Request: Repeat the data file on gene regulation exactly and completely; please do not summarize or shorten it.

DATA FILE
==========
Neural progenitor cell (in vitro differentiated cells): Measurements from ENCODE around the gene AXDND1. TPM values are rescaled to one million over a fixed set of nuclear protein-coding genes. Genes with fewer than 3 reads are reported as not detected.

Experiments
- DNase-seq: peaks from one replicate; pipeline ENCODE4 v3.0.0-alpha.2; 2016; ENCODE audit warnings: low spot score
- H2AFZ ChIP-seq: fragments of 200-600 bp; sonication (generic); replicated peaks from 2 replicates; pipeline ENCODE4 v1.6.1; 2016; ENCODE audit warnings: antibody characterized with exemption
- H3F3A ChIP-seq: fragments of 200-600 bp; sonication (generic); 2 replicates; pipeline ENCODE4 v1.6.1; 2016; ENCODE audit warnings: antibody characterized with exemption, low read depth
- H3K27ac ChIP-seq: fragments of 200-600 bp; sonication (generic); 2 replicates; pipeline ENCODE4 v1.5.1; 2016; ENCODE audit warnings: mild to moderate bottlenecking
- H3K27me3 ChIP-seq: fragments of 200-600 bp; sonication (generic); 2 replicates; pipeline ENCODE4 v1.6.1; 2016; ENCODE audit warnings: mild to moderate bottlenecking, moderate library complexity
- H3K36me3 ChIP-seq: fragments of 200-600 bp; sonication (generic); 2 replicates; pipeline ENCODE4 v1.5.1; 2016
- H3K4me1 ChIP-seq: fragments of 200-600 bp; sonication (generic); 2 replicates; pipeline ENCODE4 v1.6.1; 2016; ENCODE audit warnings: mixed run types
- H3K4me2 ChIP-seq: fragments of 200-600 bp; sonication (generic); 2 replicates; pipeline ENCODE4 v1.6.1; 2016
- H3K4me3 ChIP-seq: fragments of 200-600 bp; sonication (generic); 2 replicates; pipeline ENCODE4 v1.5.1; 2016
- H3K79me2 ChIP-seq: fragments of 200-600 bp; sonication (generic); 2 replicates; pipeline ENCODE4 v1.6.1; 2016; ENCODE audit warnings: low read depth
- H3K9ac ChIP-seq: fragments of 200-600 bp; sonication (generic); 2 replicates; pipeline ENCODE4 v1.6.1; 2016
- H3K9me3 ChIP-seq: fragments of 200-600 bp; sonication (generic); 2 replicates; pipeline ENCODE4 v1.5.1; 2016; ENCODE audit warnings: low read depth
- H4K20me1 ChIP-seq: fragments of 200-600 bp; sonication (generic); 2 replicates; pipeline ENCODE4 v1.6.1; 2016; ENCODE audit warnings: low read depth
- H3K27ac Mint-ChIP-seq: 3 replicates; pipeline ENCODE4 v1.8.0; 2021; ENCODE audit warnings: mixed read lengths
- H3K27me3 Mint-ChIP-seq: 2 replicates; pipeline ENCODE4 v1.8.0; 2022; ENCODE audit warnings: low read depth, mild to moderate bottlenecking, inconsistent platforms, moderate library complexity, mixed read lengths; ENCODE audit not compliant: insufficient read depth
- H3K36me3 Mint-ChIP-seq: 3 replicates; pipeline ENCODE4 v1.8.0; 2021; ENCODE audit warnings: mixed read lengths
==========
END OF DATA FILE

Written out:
Neural progenitor cell (in vitro differentiated cells): Measurements from ENCODE around the gene AXDND1. TPM values are rescaled to one million over a fixed set of nuclear protein-coding genes. Genes with fewer than 3 reads are reported as not detected.

Experiments
- DNase-seq: peaks from one replicate; pipeline ENCODE4 v3.0.0-alpha.2; 2016; ENCODE audit warnings: low spot score
- H2AFZ ChIP-seq: fragments of 200-600 bp; sonication (generic); replicated peaks from 2 replicates; pipeline ENCODE4 v1.6.1; 2016; ENCODE audit warnings: antibody characterized with exemption
- H3F3A ChIP-seq: fragments of 200-600 bp; sonication (generic); 2 replicates; pipeline ENCODE4 v1.6.1; 2016; ENCODE audit warnings: antibody characterized with exemption, low read depth
- H3K27ac ChIP-seq: fragments of 200-600 bp; sonication (generic); 2 replicates; pipeline ENCODE4 v1.5.1; 2016; ENCODE audit warnings: mild to moderate bottlenecking
- H3K27me3 ChIP-seq: fragments of 200-600 bp; sonication (generic); 2 replicates; pipeline ENCODE4 v1.6.1; 2016; ENCODE audit warnings: mild to moderate bottlenecking, moderate library complexity
- H3K36me3 ChIP-seq: fragments of 200-600 bp; sonication (generic); 2 replicates; pipeline ENCODE4 v1.5.1; 2016
- H3K4me1 ChIP-seq: fragments of 200-600 bp; sonication (generic); 2 replicates; pipeline ENCODE4 v1.6.1; 2016; ENCODE audit warnings: mixed run types
- H3K4me2 ChIP-seq: fragments of 200-600 bp; sonication (generic); 2 replicates; pipeline ENCODE4 v1.6.1; 2016
- H3K4me3 ChIP-seq: fragments of 200-600 bp; sonication (generic); 2 replicates; pipeline ENCODE4 v1.5.1; 2016
- H3K79me2 ChIP-seq: fragments of 200-600 bp; sonication (generic); 2 replicates; pipeline ENCODE4 v1.6.1; 2016; ENCODE audit warnings: low read depth
- H3K9ac ChIP-seq: fragments of 200-600 bp; sonication (generic); 2 replicates; pipeline ENCODE4 v1.6.1; 2016
- H3K9me3 ChIP-seq: fragments of 200-600 bp; sonication (generic); 2 replicates; pipeline ENCODE4 v1.5.1; 2016; ENCODE audit warnings: low read depth
- H4K20me1 ChIP-seq: fragments of 200-600 bp; sonication (generic); 2 replicates; pipeline ENCODE4 v1.6.1; 2016; ENCODE audit warnings: low read depth
- H3K27ac Mint-ChIP-seq: 3 replicates; pipeline ENCODE4 v1.8.0; 2021; ENCODE audit warnings: mixed read lengths
- H3K27me3 Mint-ChIP-seq: 2 replicates; pipeline ENCODE4 v1.8.0; 2022; ENCODE audit warnings: low read depth, mild to moderate bottlenecking, inconsistent platforms, moderate library complexity, mixed read lengths; ENCODE audit not compliant: insufficient read depth
- H3K36me3 Mint-ChIP-seq: 3 replicates; pipeline ENCODE4 v1.8.0; 2021; ENCODE audit warnings: mixed read lengths